Health Insurance Policy In India
ü G.S. Paper 2
ü Health insurance policy in India
ü Issues related to health insurance and recent Delhi HC ruling
- Delhi High Court has ruled against an insurance firm that rejected the medi-claim of a person, by stating contractual conditions.
- The ruling further stressed that discriminatory exemption cluses of insurance polies need to be done away with.
Why the claim was denied by the insurance company?
- The insurance claim of a person with a rare heart condition was rejected by the United India Insurance Company.
- This was because the heart condition was due to a genetic disorder, which isn’t covered under the policy.
- Notably, insurance policies sold to individuals invariably contain a plethora of exclusions in the fine print, which diminishing their practical value.
- By its very nature, such exclusion defeats the purpose of the health policy and tilt the balance heavily in favour of the insurer firms.
What is the Delhi high court’s ruling?
- When the case was taken to the Delhi high court, it ruled against the insurance firm, and stated that the rejection of the claim was discriminatory.
- The court has held that exclusions cannot be unreasonable or based on a broad parameter such as genetic disposition or heritage.
- The order hence upheld the insurance claim made, and noted that the case can’t be seen merely as a contractual issue.
- Rather, it has reasoned this as an extention of the ‘right to health’ as derived form the Article 21 (Right to life) in the Constitution.
- Further, it was noted that ‘right to health’ is meaningful only with the right to health care, and by extension, health insurance required to access it.
- It also called for the elimination of all other arbitrary exemption clauses in insurance schemes to curtail people’s rights.
How significance is the ruling?
- This judgement is indeed a significant one and the central government and the Insurance Regulatory and Development Authority (IRDAI), should heed to it.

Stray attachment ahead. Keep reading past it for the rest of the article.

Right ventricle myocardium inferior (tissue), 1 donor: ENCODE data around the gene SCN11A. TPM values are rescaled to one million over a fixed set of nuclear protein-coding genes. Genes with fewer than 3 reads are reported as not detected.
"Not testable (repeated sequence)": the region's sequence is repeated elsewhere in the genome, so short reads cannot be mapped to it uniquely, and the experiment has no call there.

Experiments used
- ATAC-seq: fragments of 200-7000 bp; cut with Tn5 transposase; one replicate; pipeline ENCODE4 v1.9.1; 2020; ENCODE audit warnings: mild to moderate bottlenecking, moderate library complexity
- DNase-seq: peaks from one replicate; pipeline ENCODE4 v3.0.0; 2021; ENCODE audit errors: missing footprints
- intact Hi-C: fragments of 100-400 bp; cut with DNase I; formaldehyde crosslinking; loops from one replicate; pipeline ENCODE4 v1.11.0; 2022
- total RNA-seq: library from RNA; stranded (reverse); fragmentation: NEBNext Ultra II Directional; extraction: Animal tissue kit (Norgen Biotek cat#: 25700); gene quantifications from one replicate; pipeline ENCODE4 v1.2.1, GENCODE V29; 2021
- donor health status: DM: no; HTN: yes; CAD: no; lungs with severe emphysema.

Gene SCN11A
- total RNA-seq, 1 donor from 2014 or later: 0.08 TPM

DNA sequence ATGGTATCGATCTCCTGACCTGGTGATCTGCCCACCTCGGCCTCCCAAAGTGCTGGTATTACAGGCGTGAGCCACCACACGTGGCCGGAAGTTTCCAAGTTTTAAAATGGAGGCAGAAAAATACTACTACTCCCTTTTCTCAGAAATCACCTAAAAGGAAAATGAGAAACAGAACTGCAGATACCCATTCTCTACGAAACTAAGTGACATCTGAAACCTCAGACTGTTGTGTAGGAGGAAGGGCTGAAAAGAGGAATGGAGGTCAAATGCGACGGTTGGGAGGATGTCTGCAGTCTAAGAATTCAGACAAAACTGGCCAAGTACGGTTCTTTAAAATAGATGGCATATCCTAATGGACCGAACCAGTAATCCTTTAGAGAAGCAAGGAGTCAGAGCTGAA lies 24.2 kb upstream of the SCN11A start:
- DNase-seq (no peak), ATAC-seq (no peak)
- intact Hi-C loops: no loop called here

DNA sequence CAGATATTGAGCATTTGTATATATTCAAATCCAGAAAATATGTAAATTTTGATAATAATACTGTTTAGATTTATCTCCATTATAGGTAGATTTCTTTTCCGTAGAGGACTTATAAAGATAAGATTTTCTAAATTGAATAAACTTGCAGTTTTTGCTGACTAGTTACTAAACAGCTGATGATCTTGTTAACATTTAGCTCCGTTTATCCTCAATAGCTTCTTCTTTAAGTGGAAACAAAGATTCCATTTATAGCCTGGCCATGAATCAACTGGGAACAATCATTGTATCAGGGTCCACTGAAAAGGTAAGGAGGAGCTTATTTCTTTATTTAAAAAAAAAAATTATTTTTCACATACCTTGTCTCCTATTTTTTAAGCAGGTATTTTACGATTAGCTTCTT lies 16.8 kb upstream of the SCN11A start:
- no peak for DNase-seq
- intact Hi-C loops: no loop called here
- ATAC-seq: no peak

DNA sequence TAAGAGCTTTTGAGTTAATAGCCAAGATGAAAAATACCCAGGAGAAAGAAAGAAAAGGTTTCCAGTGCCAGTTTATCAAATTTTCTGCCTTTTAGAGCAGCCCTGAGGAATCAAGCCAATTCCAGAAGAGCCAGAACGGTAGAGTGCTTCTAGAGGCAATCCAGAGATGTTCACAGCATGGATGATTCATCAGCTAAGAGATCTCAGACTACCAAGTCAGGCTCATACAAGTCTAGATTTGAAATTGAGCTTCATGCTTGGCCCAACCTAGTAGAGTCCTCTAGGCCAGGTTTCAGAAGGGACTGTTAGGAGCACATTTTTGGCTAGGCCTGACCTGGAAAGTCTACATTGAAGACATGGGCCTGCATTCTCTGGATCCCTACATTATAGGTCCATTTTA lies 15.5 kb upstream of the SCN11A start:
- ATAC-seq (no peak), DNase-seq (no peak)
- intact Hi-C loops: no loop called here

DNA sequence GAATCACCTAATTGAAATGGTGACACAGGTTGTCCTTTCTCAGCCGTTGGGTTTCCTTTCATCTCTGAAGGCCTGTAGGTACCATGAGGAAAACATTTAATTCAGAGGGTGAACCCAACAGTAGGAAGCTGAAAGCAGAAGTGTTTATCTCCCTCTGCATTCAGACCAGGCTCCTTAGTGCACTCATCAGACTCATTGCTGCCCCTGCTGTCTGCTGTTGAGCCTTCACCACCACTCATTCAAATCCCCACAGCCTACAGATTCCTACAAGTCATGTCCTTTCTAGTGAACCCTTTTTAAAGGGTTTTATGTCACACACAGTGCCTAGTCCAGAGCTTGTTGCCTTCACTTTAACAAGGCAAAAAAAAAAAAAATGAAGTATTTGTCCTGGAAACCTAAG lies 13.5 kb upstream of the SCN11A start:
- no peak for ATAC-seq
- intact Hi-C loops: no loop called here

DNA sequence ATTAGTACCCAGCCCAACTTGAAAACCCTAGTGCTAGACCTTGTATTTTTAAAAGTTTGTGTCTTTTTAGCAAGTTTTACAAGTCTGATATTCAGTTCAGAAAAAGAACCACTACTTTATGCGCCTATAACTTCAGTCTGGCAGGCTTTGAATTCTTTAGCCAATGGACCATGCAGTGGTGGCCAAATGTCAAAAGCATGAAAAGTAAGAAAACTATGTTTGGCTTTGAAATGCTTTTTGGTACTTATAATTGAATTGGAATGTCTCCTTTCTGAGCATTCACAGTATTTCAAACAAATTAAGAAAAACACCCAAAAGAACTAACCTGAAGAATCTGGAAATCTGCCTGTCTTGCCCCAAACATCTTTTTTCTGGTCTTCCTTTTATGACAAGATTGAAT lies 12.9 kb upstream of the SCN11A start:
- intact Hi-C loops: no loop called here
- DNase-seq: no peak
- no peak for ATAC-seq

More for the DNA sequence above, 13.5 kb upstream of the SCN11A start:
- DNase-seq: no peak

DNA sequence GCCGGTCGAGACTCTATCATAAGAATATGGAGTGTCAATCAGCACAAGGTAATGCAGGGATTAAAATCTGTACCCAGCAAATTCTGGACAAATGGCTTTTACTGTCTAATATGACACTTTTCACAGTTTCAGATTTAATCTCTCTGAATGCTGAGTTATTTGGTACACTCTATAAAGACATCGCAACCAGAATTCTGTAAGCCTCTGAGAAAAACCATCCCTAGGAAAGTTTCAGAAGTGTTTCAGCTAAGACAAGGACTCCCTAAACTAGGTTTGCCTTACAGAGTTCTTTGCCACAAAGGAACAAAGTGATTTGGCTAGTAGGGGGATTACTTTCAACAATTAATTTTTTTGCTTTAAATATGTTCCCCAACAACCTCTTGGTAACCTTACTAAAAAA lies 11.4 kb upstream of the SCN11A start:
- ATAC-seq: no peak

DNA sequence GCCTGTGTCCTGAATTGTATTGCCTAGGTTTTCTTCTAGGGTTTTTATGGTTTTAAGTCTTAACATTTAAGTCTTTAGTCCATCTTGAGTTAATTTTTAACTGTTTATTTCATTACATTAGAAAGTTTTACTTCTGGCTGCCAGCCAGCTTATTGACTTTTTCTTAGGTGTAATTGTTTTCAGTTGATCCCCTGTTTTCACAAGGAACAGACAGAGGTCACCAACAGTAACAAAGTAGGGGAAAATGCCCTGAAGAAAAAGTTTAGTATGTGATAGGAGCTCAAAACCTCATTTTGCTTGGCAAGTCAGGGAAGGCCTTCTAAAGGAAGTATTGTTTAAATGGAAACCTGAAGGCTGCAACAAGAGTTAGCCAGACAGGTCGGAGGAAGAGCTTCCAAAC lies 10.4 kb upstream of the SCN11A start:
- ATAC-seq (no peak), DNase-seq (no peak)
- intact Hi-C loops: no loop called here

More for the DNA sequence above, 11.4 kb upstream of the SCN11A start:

- They must review all the policies, and eliminate unreasonable exclusionary clauses designed to avoid claims.
- Notably, the government has already stated its intent in proceding aheadf with a universal “National Health Protection Scheme”.
What is the current status of Insurance in India?
- Several studies have pointed out that health insurance in India suffers from lack of scale, and presently covers only about 29% of the households.
- Even among those within the insurance bracket, the coverage is only limited and the health-care system also lacks regulation of costs.
- Also, there is an information asymmetry, and the insured member is usually unable to assess the real scope of the policy.
- These highlight the need for stronger regulations within the health insurance and hospital sectors in India.
What needs to be done?
- This is a necessity to define costs, curb frauds and empower patients.
- Insurance law has to be revisited to ensure that there is a guaranteed renewal of policies, and that age is no bar for entry.
- It needs to be ensured that pre-existing conditions are uniformly covered.
- State sponsored insurance that is universal in coverage (which is envisioned in the long-term) could help in addressing the problems of exclusion.
- As a short-term priority, it is important to remove discriminatory clauses in policies and expand coverage to as many people as possible.
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